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Sunday, February 15, 2015

Vincent Torley and the evidence for god(s)

Vincent Joseph Torley (vjtorley) didn't like my recent post where I said there was no evidence for the existence of god(s) [Evidence for the existence of god(s)]. The reason this is important is because I define science as a way of knowing that, among other things, relies on evidence. If you believe in something without supporting evidence then that conflicts with science as a way of knowing. There may be other ways of knowing that do not rely on, or conflict with, evidence but you first have to convince me that the knowledge produced by this other method is actually true knowledge.

Here's what I said in that post ...
I am always on the lookout for evidence that some sort of god actually exists. The reason I'm an atheist is because I've never seen any evidence that's the least bit convincing. I keep asking for evidence but nobody ever supplies any.
Vincent Torley ctiiticizes me for not making a clear distinction between "evidence" and "convincing evidence" and he is correct [see No evidence for God’s existence, you say? A response to Larry Moran]. When I say there's no evidence for the existence of god(s) I mean that there is no "evidence" that stands up to close scrutiny. That's not quite the same thing as saying that there's no "evidence" that others might believe or no potential facts that are presented as possible evidence.

It's an important distinction to keep in mind but It think it quite clear that when I say there's no evidence for the existence of god(s) I mean that there's no valid evidence. That brings up the question of what defines "valid evidence." The short answer is "I don't know" but I know it when I see it.

Let's look at one of Vincent Torley's claims that there's evidence for god(s); namely, the evidence of miracles. Note that he accepts the process of science. In other words, he is willing to defend his belief that god(s) exist by pointing to "valid evidence" that his belief is correct. What that means is that we discuss his claim using the ground rules of science according to my view of what science is.1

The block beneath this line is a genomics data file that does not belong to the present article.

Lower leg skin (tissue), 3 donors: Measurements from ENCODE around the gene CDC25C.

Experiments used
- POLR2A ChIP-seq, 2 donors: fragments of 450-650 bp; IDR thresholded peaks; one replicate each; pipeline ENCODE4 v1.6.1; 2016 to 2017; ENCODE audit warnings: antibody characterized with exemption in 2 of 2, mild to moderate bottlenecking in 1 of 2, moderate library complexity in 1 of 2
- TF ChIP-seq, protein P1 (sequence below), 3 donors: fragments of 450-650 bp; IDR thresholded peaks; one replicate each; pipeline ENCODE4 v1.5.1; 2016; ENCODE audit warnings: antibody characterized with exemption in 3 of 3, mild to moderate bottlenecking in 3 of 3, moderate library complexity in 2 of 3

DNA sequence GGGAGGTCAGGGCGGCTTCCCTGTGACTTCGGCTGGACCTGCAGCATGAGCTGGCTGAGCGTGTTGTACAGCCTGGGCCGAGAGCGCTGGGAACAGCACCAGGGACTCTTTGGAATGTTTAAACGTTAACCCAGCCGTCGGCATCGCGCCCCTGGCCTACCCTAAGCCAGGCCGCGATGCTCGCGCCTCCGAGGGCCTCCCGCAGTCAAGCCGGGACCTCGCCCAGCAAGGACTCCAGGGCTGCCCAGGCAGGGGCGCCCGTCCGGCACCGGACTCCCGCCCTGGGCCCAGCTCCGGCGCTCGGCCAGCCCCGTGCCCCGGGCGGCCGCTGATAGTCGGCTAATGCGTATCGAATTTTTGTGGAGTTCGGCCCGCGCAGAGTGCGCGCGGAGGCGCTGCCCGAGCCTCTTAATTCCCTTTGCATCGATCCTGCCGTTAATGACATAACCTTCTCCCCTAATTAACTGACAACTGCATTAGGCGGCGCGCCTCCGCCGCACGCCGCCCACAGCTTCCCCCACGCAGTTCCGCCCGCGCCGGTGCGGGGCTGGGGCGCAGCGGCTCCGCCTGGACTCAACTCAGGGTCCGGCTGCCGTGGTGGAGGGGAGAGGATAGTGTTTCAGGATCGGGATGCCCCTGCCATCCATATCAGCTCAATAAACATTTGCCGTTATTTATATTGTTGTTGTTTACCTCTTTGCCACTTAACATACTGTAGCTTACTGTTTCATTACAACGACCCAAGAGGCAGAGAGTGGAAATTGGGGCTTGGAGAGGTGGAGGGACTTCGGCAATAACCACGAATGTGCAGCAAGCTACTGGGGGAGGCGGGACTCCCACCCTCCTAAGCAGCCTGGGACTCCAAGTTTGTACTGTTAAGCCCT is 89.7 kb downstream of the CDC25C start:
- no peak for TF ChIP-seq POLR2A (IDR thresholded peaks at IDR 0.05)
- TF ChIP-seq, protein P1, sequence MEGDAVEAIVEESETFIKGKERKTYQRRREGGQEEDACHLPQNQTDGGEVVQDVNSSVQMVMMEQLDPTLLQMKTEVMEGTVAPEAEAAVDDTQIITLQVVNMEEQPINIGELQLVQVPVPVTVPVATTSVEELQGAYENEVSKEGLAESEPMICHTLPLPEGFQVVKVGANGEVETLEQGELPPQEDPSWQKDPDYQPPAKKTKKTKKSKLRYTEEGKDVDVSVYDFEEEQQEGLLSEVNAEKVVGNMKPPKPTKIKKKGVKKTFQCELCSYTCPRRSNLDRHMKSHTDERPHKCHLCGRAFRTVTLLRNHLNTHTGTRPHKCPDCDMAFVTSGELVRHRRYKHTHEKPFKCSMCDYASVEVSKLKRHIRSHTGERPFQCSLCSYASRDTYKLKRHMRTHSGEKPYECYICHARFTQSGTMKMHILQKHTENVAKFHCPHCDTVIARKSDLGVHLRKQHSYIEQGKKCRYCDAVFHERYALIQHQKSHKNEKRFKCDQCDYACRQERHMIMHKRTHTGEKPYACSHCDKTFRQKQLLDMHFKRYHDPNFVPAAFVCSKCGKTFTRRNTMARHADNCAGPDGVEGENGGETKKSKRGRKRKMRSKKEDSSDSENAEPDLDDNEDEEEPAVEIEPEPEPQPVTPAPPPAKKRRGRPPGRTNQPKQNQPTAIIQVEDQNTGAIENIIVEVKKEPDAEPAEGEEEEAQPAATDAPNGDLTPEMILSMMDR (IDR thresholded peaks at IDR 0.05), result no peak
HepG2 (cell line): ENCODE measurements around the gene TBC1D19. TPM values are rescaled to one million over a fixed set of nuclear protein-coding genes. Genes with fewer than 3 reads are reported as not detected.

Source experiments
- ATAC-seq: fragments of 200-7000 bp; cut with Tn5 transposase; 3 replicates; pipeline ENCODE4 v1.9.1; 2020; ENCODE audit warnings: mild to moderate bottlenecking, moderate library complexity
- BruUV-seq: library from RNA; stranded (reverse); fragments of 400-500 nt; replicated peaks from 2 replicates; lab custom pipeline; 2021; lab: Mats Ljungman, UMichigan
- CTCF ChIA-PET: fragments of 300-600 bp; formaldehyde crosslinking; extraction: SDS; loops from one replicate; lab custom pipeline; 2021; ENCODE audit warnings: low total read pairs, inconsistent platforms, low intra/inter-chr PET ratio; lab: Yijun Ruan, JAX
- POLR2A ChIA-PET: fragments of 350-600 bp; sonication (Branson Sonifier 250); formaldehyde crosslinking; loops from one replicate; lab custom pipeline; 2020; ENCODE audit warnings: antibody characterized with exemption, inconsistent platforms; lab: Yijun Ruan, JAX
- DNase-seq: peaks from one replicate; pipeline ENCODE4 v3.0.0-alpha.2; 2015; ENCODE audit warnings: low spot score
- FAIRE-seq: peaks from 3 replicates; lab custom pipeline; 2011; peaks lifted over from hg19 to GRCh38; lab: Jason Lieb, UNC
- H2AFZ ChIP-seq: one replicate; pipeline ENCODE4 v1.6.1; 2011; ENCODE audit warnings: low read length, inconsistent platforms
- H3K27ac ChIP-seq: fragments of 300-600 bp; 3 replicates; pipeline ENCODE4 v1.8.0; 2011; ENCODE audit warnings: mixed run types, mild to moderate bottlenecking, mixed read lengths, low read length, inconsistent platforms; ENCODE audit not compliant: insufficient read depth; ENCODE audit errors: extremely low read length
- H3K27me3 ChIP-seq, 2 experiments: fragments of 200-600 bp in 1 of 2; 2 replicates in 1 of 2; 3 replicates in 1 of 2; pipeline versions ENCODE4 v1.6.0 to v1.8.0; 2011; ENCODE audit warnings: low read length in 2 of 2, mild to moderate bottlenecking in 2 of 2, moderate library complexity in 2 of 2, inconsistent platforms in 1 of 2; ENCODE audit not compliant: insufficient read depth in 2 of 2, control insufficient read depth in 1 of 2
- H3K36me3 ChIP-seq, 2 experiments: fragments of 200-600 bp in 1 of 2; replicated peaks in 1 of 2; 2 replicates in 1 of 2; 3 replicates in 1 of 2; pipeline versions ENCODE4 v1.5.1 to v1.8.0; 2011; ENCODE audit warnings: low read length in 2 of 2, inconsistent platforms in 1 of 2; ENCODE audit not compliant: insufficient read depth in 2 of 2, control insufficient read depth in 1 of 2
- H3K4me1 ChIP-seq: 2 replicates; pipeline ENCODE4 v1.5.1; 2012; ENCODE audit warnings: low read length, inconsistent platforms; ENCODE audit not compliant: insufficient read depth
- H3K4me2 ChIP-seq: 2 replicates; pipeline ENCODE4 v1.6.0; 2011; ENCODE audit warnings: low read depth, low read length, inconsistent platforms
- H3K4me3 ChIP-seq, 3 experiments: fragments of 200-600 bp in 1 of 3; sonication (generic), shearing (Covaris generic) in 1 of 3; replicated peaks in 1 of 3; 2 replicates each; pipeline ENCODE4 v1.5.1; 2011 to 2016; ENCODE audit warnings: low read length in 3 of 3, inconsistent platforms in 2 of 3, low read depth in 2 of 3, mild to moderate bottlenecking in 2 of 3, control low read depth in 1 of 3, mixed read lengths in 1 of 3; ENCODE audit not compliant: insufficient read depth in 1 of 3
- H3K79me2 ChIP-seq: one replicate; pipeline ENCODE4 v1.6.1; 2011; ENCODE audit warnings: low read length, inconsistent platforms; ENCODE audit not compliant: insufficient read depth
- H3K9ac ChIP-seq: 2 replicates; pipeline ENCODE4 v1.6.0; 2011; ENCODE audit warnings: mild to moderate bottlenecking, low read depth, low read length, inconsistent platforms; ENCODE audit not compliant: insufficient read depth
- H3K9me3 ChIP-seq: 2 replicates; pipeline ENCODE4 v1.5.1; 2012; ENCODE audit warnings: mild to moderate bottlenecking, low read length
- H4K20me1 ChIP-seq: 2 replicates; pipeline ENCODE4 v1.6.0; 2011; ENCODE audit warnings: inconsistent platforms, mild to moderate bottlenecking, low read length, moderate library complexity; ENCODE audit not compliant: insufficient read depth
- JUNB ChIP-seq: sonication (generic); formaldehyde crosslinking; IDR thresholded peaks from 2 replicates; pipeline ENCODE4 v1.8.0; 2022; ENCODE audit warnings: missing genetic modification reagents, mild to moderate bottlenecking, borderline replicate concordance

Professor Moran will want to see good evidence of miracles, so I’ll confine myself to one case: the 17th century Italian saint, Joseph of Cupertino, who was seen levitating well above the ground and even flying for some distance through the air, on literally thousands of occasions, by believers and skeptics alike. The saint was the phenomenon of the 17th century. Those who are curious might like to have a look at his biography by D. Bernini (Vita Del Giuseppe da Copertino, 1752, Roma: Ludovico Tinassi and Girolamo Mainardi). The philosopher David Hume, who was notoriously skeptical of miracle claims, never even mentions St. Joseph of Cupertino in his writings. Funny, that.

The evidence for St. Joseph’s flights is handily summarized in an article, The flying saint (The Messenger of Saint Anthony, January 2003), by Renzo Allegri.
If I were to accept the claim advanced by Vincent Torley then this would, indeed, constitute evidence that something very weird happened back in 1630. But I reject the claim. I simply don't believe that people actually witnessed Joseph of Cupertino flying through the air. It's not a fact. It's not evidence.

This is a case where an extraordinary claim requires extraordinary evidence. You can't just rely on what people say they saw because if that's all you need then there must be fairies at the bottom of the garden. And UFO abductions would be real.

Read Vincent Torley's other claims of "evidence" for the existence of god(s). Some of them are quite interesting but most of them are just wishful thinking. Take "fine tuning" for example. If the universe is really "fine tuned" for the existence of life—and that is disputed by many scientists—then why does that constitute evidence of gods? We could not possibly find ourselves in any universe that was not compatible with the existence of life. If this universe arose entirely by accident then we would still be here discussing the meaning of evidence.

Fine tuning is not evidence that gods exist. The best that could be said is that if you believe in gods then you can construct stories about supernatural beings who made the universe with the goal of producing life on one small insignificant planet near the edge of an otherwise unremarkable galaxy. If you don't believe in gods then it all looks pretty haphazard.

1. If you believe that science cannot address any claim that involves the supernatural then, presumably, you will have to dispute Vincent Torley's claim using some other way of knowing. I don't know what that is. Perhaps one of you can describe it for me?


Joe G said...

Vincent conflates the evidence for an Intelligent Designer with evidence for God. Paley also made that mistake. There is plenty of evidence for ID. We can't even test the non-telic position.

Unknown said...

I think Paley (and Torley) did not want to answer this question:
If the Intelligent Designer is not the Christian God, why then did he create the Christian God?

Steve Watson said...

If I were to accept the claim advanced by Vincent Torley then this would, indeed, constitute evidence that something very weird happened back in 1630.

I seem to recall David Hume having something to say about this sort of thing, about 150 years later....